Optimizing Needle Direction During Transjugular Liver Biopsy Provides Superior Biopsy Specimens

Timothy W.I. Clark, Jeffrey W. McCann, Jason Salsamendi, Michael F. Dowd, Cristina H. Hajdu

Research output: Contribution to journalArticlepeer-review

7 Scopus citations

Abstract

Methods: Needle biopsies were performed in ex vivo bovine livers with specimen notch of the biopsy device oriented at cranial, caudal, or lateral directions with respect to the guiding metal cannula. Biopsy specimen length was measured and evaluated for fragmentation using light microscopy. In addition, a consecutive cohort of patients (n = 50) who underwent TJLB with random (n = 22) or caudal (n = 28) needle orientation was retrospectively reviewed. The number of needle passes was documented, and pathology specimen adequacy was graded using an ordinal scale.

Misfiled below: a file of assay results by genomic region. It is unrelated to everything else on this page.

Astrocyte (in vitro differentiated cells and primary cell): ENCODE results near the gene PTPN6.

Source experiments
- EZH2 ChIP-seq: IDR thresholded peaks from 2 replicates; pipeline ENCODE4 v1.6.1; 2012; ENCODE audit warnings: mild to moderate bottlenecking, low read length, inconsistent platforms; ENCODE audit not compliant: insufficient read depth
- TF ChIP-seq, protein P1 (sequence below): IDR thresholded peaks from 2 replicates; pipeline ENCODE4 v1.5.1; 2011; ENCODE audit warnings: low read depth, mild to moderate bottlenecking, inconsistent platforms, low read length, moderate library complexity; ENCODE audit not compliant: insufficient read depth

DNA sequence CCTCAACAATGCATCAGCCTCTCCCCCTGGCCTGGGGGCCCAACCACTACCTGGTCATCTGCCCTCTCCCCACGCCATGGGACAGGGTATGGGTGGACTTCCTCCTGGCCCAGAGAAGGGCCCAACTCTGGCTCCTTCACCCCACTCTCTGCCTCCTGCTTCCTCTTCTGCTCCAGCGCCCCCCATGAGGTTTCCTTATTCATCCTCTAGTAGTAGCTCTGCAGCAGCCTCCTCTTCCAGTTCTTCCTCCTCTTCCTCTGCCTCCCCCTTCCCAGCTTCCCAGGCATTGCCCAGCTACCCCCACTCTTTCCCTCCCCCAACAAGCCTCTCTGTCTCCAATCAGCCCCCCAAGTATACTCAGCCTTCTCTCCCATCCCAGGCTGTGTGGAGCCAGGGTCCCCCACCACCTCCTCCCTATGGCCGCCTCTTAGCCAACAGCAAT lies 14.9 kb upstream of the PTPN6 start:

Results: A total of 400 biopsies were performed (100 in each orientation) in ex vivo bovine livers. Longer specimens were obtained with caudal orientation of the needle specimen notch (p < 0.0001, ANOVA and Kruskal–Wallis tests). There was no difference in the degree of fragmentation. In the retrospective clinical study, specimen adequacy was significantly higher among patients in the caudal orientation group (p = 0.0002, Mann–Whitney U test).

Purpose: Transjugular liver biopsy (TJLB) is commonly performed for staging of liver fibrosis and cirrhosis among patients with coagulopathy and/or ascites. We hypothesized that device orientation during needle firing influences hepatic tissue apposition with the specimen notch and specimen quality.

Conclusion: Caudal orientation of the needle specimen notch of the biopsy device during TJLB produces superior core biopsy specimens. This simple technical modification may assist in obtaining higher-quality biopsy specimens during TJLB.

Original languageEnglish (US)
Pages (from-to)1540-1545
Number of pages6
JournalCardiovascular and Interventional Radiology
Volume37
Issue number6
DOIs
StatePublished - Dec 2014

Keywords

  • Biopsy
  • Clinical practice
  • Hepatic
  • Liver

ASJC Scopus subject areas

  • Radiology Nuclear Medicine and imaging
  • Cardiology and Cardiovascular Medicine

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